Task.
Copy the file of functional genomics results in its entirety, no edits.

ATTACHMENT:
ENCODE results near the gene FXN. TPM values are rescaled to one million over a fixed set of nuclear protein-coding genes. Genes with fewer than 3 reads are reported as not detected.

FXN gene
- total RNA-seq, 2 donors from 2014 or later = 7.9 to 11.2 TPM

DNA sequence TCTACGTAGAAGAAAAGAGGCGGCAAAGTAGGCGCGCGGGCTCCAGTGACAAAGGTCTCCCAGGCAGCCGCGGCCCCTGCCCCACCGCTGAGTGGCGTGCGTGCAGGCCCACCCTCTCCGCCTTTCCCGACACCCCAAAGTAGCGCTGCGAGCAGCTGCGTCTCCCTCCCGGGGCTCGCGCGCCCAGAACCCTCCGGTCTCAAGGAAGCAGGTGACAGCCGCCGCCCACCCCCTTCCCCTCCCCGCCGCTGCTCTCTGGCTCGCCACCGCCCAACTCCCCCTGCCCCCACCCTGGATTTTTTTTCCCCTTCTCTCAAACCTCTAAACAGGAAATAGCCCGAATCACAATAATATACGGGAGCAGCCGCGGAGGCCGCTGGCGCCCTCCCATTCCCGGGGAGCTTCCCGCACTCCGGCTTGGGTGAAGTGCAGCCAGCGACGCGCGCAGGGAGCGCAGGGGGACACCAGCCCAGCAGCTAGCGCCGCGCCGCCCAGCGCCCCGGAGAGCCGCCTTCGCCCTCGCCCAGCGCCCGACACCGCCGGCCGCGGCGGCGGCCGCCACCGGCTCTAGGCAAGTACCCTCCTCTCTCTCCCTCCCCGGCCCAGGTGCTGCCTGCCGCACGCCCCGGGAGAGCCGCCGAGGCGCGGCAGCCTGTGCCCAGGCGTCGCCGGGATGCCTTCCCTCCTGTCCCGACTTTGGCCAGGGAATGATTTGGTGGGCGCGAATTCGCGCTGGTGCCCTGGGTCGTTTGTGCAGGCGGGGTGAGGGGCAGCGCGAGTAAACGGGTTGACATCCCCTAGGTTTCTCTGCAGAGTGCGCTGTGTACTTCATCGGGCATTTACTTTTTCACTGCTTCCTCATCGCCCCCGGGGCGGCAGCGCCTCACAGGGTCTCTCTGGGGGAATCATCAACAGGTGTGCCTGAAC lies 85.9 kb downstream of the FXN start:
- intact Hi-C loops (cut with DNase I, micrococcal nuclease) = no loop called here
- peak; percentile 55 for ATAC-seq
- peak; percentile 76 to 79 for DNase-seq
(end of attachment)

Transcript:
ENCODE results near the gene FXN. TPM values are rescaled to one million over a fixed set of nuclear protein-coding genes. Genes with fewer than 3 reads are reported as not detected.

FXN gene
- total RNA-seq, 2 donors from 2014 or later = 7.9 to 11.2 TPM

DNA sequence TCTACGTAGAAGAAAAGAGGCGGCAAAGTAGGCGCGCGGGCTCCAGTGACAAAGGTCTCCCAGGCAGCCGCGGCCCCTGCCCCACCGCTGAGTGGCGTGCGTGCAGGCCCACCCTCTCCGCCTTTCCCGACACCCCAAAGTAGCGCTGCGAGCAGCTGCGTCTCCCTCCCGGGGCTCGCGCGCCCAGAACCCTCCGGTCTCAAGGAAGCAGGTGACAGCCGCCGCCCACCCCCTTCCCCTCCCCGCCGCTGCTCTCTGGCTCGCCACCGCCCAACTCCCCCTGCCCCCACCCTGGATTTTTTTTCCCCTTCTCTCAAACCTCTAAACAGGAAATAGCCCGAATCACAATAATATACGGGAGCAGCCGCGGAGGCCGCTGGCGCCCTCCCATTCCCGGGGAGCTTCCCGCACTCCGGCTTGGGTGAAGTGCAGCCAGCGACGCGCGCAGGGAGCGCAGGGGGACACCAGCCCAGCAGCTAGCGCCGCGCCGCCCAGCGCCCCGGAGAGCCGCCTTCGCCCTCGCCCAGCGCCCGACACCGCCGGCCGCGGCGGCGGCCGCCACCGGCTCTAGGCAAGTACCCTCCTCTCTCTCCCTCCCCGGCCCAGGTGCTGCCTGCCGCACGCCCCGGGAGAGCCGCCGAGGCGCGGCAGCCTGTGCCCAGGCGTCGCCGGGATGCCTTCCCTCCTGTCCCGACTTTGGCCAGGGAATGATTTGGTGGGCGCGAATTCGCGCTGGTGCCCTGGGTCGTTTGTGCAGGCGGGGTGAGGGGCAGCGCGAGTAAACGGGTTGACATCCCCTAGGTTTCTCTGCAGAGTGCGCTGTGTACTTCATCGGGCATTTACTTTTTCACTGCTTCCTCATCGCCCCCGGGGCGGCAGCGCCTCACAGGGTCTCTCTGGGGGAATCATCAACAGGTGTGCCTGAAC lies 85.9 kb downstream of the FXN start:
- intact Hi-C loops (cut with DNase I, micrococcal nuclease) = no loop called here
- peak; percentile 55 for ATAC-seq
- peak; percentile 76 to 79 for DNase-seq